In contrast to the model of Phase I, here the exterior of the playhouse has followed the contract for the Fortune playhouse (see fig. 16 [4.2.2]), which stipulates that ‘all the saide fframe … to be sufficyently enclosed withoute with lathe, lyme and haire.’ This has been done to test Ronayne’s idea that ‘as playgoers approached an Elizabethan theatre they would have seen the high white walls (plaster over half-timbering) suggesting perhaps some grave and substantial Roman temple or arena’;256 and Gurr’s view, that ‘all lath-and-plaster walls would have been painted, or plastered, to conceal the woodwork, leaving a white cover. That however, would still show up the lines of the framing timbers, at least in outline.’257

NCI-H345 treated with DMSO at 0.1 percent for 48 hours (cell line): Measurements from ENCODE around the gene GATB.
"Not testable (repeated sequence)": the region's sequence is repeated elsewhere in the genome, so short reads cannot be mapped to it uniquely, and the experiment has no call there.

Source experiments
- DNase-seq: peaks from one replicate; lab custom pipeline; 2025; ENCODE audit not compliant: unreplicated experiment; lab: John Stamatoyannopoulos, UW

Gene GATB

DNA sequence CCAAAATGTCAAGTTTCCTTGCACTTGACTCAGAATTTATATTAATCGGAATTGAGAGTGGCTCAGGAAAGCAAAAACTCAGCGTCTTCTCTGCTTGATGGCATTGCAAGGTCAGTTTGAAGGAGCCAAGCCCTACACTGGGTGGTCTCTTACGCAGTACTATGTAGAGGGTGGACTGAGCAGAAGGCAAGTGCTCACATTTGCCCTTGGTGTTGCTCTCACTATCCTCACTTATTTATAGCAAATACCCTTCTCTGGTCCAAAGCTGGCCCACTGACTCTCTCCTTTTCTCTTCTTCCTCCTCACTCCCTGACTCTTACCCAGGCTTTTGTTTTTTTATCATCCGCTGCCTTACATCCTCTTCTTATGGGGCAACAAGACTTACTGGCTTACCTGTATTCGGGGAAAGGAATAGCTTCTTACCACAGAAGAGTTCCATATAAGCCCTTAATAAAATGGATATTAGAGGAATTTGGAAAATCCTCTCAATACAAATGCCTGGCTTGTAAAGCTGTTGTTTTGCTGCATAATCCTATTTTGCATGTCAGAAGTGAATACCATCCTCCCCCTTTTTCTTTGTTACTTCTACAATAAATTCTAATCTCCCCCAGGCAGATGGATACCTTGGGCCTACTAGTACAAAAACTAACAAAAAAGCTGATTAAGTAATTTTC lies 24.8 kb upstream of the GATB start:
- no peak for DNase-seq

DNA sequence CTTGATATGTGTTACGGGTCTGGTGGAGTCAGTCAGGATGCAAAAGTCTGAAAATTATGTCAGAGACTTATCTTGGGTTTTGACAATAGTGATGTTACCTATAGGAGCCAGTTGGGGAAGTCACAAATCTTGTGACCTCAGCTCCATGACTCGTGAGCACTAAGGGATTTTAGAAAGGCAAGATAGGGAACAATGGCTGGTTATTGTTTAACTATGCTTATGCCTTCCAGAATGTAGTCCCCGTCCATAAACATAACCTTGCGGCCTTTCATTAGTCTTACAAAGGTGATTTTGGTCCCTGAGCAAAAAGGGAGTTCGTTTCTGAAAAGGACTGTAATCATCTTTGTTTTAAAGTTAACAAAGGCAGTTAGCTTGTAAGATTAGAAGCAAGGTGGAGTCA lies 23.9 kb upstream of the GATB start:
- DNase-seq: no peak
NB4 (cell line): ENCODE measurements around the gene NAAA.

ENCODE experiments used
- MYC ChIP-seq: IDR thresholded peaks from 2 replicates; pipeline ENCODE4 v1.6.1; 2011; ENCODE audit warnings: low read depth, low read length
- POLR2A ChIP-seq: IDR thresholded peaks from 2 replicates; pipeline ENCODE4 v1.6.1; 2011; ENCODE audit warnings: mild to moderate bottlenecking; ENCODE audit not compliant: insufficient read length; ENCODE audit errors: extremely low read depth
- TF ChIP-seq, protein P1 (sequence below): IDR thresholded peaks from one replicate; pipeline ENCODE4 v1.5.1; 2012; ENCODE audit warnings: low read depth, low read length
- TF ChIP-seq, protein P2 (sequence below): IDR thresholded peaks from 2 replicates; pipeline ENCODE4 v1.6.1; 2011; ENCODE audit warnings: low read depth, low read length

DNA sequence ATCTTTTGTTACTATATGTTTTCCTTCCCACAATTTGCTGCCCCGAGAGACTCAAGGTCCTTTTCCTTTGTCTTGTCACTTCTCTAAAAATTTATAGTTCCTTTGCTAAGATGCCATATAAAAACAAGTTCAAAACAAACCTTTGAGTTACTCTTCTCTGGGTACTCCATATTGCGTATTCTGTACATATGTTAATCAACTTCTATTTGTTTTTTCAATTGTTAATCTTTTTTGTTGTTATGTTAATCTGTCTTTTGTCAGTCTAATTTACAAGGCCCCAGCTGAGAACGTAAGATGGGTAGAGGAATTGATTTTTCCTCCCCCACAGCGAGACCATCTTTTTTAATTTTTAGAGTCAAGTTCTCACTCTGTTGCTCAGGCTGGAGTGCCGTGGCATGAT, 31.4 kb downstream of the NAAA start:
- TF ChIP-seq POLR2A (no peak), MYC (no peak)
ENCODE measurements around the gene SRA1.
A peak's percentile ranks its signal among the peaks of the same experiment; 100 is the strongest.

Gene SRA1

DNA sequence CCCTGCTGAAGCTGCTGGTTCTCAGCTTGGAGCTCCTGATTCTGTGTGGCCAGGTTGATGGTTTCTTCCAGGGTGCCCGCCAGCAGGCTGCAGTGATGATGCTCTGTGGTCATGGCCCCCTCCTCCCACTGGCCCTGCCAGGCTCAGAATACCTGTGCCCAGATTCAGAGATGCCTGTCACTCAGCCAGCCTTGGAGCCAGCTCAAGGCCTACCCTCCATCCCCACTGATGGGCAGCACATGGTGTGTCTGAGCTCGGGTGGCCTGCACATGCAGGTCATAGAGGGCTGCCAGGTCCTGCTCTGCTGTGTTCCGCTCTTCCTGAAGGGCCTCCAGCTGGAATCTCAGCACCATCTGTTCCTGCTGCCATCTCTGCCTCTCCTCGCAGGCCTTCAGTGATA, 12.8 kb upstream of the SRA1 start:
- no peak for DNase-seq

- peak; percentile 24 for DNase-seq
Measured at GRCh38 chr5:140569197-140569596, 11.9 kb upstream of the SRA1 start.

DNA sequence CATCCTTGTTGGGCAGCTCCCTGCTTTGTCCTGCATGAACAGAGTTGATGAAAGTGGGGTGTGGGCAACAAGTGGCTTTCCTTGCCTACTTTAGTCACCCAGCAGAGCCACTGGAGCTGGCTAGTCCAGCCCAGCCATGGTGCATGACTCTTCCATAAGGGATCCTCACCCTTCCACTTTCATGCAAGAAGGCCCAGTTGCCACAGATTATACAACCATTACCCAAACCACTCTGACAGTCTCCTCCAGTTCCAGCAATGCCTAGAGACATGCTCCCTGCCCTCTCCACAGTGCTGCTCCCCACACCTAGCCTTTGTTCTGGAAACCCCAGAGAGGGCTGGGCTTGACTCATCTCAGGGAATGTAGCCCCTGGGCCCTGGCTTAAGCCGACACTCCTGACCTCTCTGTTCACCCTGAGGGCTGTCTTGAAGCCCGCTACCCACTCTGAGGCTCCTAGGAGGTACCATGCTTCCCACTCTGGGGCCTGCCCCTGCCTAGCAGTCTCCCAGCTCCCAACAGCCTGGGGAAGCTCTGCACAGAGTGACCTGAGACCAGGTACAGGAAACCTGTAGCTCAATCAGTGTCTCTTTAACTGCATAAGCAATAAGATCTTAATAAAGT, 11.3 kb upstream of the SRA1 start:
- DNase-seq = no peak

Above the main entrance hangs a sign of the Rose, as in Phase I (see 4.2.1).
 Ronayne, ‘Totus Mundus Agit Histrionem,’ 121.
 Personal correspondence via email, 11 August 2016.